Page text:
Although vendor-written, this contributed piece does not promote a product or service and has been edited and approved by Executive Networks Media editors.
How many times have you witnessed a sub-optimal IT practice that everyone else thinks is ok, then over time accepted the behavior as being just fine and dandy?
Regardless of whether you lead a startup or work in an established business, we all have a tendency to accept dodgy behaviors. Even if outsiders see them as wrong, our IT teams are so accustomed to using them (without any adverse consequences) that they’re quickly established as “normal” and accepted.
Studies into what’s commonly referred to as the “normalization of deviance” have been conducted in areas such healthcare to aerospace, with evidence showing that many serious errors and disasters occur because established standards have been bypassed and bad practices “normalized”.
While examining this phenomena is critical in the context of safety, it’s equally applicable in how we develop, secure and operate software applications. With the boundaries blurred between the digital and physical world, any adverse behavior leading to security and reliability issues could have dire consequences for customers. And when software becomes infused into long lasting products (from light bulbs to limousines) it’s not so easy to exit markets.
As businesses look to software innovation for growth, time-to-market and quality become essential differentiators. Unfortunately both can be compromised if pre-existing change aversion or newer “speed at all cost” mandates lead to a normalization of deviance. More critically, if a head-in-the-sand IT culture persists, systemic business failures may eventuate – think massive security breaches or major application outages.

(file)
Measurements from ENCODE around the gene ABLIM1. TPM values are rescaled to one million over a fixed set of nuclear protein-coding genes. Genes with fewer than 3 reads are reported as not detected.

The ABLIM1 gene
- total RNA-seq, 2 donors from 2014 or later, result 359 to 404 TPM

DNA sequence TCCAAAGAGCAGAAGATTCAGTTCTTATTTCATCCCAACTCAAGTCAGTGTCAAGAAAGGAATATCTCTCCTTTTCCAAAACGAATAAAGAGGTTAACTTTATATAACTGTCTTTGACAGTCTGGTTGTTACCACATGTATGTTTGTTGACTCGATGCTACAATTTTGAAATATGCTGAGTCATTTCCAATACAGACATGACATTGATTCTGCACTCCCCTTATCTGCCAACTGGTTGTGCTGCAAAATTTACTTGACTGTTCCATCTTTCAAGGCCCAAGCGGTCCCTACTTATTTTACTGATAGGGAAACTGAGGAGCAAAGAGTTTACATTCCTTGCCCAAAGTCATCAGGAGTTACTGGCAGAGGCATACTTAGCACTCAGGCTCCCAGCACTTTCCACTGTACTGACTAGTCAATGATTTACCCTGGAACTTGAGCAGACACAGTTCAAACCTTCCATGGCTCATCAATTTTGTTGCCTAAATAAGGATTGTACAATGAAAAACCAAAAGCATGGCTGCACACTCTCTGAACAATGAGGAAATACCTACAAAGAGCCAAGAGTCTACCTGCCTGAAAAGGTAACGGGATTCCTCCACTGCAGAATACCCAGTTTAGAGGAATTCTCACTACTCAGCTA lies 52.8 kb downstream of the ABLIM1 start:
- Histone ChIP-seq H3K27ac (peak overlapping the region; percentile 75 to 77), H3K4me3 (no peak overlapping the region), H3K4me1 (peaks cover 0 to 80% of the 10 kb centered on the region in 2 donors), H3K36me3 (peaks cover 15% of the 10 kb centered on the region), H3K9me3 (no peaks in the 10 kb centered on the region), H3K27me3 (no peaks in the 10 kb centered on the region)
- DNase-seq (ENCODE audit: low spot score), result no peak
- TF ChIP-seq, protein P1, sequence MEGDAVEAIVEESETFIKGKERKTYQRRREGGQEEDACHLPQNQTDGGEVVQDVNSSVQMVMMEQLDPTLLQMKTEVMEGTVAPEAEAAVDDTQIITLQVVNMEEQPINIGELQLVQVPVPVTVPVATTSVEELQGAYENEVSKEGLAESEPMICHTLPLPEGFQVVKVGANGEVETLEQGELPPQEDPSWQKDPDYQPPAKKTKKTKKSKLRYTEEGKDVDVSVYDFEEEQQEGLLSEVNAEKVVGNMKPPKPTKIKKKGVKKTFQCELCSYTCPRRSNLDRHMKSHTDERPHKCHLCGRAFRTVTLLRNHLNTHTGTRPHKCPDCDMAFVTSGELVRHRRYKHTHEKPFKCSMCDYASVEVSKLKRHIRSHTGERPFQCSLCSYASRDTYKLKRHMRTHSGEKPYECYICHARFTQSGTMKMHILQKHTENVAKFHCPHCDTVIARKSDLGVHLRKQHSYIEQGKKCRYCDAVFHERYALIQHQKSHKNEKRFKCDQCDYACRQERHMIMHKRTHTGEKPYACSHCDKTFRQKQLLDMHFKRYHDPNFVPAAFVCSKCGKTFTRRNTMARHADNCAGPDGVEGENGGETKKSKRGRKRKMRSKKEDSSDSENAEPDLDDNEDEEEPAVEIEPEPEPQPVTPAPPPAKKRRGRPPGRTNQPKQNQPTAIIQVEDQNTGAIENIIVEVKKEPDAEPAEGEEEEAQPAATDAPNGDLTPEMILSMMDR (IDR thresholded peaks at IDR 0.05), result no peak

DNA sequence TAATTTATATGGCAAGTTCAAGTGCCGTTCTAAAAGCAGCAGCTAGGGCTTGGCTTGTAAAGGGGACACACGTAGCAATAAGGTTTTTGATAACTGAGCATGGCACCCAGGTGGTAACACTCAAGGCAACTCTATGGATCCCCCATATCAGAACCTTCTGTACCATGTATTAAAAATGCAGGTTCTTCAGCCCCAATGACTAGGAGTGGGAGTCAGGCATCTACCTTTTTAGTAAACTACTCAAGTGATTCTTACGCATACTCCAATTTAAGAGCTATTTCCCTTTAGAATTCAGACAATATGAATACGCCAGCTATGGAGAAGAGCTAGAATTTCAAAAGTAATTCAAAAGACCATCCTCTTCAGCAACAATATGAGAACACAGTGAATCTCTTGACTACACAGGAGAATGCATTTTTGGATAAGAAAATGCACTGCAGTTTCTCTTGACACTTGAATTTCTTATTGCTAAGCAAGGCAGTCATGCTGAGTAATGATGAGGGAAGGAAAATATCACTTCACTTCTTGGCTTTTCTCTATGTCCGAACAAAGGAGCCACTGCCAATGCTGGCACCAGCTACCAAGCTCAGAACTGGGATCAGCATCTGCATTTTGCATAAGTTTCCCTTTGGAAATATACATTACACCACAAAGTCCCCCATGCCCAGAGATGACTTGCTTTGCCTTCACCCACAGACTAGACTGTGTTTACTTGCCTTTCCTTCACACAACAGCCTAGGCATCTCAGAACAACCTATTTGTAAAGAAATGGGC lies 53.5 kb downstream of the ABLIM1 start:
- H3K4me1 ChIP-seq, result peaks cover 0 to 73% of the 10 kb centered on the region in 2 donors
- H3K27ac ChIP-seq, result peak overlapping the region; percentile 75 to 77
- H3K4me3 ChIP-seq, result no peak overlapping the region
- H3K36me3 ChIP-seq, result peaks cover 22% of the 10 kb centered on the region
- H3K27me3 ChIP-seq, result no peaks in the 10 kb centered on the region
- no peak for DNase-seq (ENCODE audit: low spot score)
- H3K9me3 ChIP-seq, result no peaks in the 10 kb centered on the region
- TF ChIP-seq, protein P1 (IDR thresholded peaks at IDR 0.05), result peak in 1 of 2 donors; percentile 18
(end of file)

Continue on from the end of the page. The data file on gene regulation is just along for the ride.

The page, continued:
The DevOps movement, with its focus on collaboration across development and other IT functions, is now regarded as the best way of establishing the culture and environment needed to support fast and reliable software deliver. So maybe the secret to helping IT identify and eliminate poor practices is to take the benefits of DevOps and then guidance from other fields that are fighting normalization of deviance.
In healthcare, for example, studies illustrate seven factors that lead to a normalization of deviance, all of which are IT relevant:
The rules are stupid and inefficient – in healthcare, accidents occur when practitioners disable equipment warning systems because alarms are seen as distracting. This happens in IT all the time, like in operations where staff will filter out noise and alerts they regard as irrelevant. It also surfaces when testing is skipped because of manual processing and set-up delays.
Knowledge is imperfect and uneven – employees might not know a rule exists, or they might be taught a practice not realizing that it’s sub-optimal. In IT this persists because many new employees feel uncomfortable asking for help, or when the application of new technologies distort logical thinking.
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